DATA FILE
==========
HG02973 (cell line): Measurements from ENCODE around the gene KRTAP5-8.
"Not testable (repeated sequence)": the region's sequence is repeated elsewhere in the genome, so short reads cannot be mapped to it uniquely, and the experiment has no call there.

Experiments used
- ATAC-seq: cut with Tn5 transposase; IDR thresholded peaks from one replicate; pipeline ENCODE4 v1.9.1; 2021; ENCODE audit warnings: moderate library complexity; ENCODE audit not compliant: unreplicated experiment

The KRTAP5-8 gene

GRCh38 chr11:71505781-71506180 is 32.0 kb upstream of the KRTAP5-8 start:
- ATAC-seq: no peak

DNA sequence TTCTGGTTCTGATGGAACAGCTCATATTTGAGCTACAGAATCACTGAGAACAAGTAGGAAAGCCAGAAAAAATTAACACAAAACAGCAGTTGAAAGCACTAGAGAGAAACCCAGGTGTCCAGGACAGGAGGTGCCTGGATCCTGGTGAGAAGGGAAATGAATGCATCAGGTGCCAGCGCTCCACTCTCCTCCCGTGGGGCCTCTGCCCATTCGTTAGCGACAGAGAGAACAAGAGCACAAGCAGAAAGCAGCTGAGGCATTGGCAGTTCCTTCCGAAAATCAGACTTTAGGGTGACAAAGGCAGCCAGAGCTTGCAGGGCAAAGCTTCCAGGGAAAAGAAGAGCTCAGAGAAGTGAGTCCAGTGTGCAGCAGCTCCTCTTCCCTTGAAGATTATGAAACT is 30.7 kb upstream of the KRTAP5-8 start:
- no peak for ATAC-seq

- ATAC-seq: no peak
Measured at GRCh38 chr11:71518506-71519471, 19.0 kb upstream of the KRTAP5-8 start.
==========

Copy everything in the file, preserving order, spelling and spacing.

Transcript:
HG02973 (cell line): Measurements from ENCODE around the gene KRTAP5-8.
"Not testable (repeated sequence)": the region's sequence is repeated elsewhere in the genome, so short reads cannot be mapped to it uniquely, and the experiment has no call there.

Experiments used
- ATAC-seq: cut with Tn5 transposase; IDR thresholded peaks from one replicate; pipeline ENCODE4 v1.9.1; 2021; ENCODE audit warnings: moderate library complexity; ENCODE audit not compliant: unreplicated experiment

The KRTAP5-8 gene

GRCh38 chr11:71505781-71506180 is 32.0 kb upstream of the KRTAP5-8 start:
- ATAC-seq: no peak

DNA sequence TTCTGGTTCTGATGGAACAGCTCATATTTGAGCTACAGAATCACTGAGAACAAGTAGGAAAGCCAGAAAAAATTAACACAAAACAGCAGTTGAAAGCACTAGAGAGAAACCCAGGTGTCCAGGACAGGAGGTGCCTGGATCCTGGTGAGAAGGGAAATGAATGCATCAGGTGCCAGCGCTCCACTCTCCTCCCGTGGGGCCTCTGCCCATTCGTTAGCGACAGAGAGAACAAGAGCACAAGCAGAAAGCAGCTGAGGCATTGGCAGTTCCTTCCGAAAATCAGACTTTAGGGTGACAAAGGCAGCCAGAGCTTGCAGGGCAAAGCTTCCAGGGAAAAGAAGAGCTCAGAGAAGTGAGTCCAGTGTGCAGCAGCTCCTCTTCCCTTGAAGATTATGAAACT is 30.7 kb upstream of the KRTAP5-8 start:
- no peak for ATAC-seq

- ATAC-seq: no peak
Measured at GRCh38 chr11:71518506-71519471, 19.0 kb upstream of the KRTAP5-8 start.